Pope Francis Condemns the ‘Evil’ of Gender Theory

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ROME — Pope Francis has denounced the “evil” of gender theory in a new book, saying the ideology seeks to erase all differences between men and women.

While pulling no punches in his condemnation of “gender theory”, the pope insists that the pastoral treatment of people with homosexual inclinations is a separate matter from the top-down cultural imposition of gender neutrality.

The book, titled San Giovanni Paolo Magno (Saint John Paul the Great), was prepared by Father Luigi Maria Epicoco to mark the 100th anniversary of John Paul’s birth on May 18th, 1920, and includes commentary by Pope Francis in every chapter. The book, which commemorates the life and teachings of Pope John Paul II, is set for release on February 11th but the publisher has released sections of the book to the Italian press.

In one of these sections, Father Epicoco noted that Pope Francis often speaks of evil and asked the pope where exactly he sees evil most at work in today’s world.

In his response, Francis singled out “gender theory” as an expression of this evil, while noting immediately that “I am not referring to those who have a homosexual orientation” since these people deserve “pastoral care.”

Gender theory is “dangerous,” the pope continued, because it implicitly wishes “to destroy at the root that creative project that God wanted for each of us — diversity and distinction — by making everything homogeneous and neutral.”

“It is an attack on difference, on God’s creativity, on man and woman,” Francis said.

“If I say this clearly, it is not to discriminate against anyone, but simply to warn everyone of the temptation of falling into the foolish project of the inhabitants of Babel: doing away with differences to seek a single language, a single form, a single people.”

This attempt at uniformity led them to self-destruction “because it is an ideological project that does not take reality into account, the true diversity of people, the uniqueness of each, the difference of each,” the pontiff continued. “It is not the annulment of difference that will bring us closer, but welcoming the other in his difference, in the discovery of the richness of difference.”

“It is the fruitfulness present in difference that makes us human beings in the image and likeness of God, but above all capable of welcoming the other for what he is and not for what we want to transform him into,” he said.

While Christianity prioritizes facts over ideas, gender theory tries to impose ideas on reality, he suggested.

“It wishes to undermine humanity in all areas and in all possible educational forms,” he said, “and it is becoming a cultural imposition which, instead of rising from below is imposed from above by some nations as the only possible cultural path to follow.”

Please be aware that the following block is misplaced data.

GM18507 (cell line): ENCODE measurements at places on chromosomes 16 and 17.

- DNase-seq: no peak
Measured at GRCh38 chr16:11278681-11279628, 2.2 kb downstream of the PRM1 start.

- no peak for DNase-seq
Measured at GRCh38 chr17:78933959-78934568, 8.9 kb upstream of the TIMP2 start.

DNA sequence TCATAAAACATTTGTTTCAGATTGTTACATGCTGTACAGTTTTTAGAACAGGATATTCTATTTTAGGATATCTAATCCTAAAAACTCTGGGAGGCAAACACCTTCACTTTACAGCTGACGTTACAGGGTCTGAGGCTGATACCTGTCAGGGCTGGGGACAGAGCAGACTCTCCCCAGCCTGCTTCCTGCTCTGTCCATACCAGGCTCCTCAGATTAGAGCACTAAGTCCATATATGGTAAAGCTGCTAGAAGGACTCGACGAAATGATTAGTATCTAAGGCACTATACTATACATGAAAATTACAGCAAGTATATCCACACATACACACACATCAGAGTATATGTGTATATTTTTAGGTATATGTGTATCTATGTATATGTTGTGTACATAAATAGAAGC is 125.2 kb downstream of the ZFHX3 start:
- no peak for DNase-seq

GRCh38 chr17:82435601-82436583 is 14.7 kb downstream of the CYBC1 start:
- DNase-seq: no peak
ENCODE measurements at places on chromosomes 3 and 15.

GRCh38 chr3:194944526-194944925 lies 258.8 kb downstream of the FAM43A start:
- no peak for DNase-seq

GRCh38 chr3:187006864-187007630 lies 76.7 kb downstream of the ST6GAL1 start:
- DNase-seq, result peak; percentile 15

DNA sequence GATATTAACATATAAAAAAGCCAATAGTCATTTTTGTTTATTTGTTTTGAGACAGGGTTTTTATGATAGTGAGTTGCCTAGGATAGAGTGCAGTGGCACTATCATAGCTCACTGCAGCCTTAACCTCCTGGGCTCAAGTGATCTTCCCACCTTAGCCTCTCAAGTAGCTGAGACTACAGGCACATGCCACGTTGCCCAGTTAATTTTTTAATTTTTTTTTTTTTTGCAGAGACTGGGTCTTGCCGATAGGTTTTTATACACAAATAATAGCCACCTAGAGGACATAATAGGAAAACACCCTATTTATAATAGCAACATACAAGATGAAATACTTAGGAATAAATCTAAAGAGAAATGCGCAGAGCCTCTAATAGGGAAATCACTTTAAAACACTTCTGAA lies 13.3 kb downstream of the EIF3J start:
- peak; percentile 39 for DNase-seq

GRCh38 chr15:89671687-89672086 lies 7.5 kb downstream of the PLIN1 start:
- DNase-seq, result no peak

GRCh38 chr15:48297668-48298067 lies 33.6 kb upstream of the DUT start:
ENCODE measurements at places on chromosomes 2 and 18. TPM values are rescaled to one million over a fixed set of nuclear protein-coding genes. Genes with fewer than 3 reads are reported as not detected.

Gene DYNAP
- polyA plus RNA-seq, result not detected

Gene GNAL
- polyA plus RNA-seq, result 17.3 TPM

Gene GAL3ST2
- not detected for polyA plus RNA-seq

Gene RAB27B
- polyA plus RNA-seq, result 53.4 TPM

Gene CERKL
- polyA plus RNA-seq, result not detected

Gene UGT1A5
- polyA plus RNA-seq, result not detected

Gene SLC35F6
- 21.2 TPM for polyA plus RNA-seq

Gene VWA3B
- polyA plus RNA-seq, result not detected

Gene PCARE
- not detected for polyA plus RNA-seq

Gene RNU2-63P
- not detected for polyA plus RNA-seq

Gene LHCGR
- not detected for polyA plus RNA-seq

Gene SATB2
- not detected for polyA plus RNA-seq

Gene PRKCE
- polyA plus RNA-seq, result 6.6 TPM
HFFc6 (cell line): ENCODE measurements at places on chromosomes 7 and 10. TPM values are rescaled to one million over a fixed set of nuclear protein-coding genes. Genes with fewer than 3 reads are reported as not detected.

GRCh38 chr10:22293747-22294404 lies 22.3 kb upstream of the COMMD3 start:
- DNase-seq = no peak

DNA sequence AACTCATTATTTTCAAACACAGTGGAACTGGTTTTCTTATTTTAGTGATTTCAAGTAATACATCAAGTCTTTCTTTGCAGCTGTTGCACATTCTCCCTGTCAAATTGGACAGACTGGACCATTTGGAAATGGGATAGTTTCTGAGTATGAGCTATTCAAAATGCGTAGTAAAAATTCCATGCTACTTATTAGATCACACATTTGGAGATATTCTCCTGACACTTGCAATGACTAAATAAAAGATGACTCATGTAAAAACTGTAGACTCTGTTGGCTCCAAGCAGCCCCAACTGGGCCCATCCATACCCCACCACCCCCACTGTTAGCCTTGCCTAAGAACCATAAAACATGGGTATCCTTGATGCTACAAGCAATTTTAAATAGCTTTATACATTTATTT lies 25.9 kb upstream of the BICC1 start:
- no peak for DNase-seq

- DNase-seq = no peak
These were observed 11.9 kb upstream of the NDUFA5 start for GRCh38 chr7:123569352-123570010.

Pope Francis has been a vocal critic of gender theory for years, earning him the scorn of many LGBT activists.

In 2016, the pope referred to gender theory a “great enemy” of marriage, saying that the ideology of gender is part of a global war against traditional marriage.

We are witnessing a “global war to destroy marriage” in which gender theory laces a key role, fighting “not with weapons, but with ideas,” he said.

That same year, Francis published a lengthy teaching text on marriage and the family called The Joy of Love (Amoris Laetitia) in which he underscored the unique value of motherhood and fatherhood, neither of which is dispensable or replaceable with a unisex version of “parent.”

He also said that the “legal deconstruction of the family” taking place in many countries cannot bode well for the future of society. It is unacceptable that “international bodies should make financial aid to poor countries dependent on the introduction of laws to establish ‘marriage’ between persons of the same sex,” he said.

Francis also slammed gender theory for its denial of “the difference and reciprocity in nature of a man and a woman,” and for its dream of “a society without sexual differences.”

“An appreciation of our body as male or female,” he said, is “necessary for our own self-awareness in an encounter with others different from ourselves.” Efforts to cancel out sexual differences based in anatomy are a symptom of a sick society that “no longer knows how to deal with it,” he wrote.

The following year, the pope denounced the “unisex utopia” of the transgender movement.


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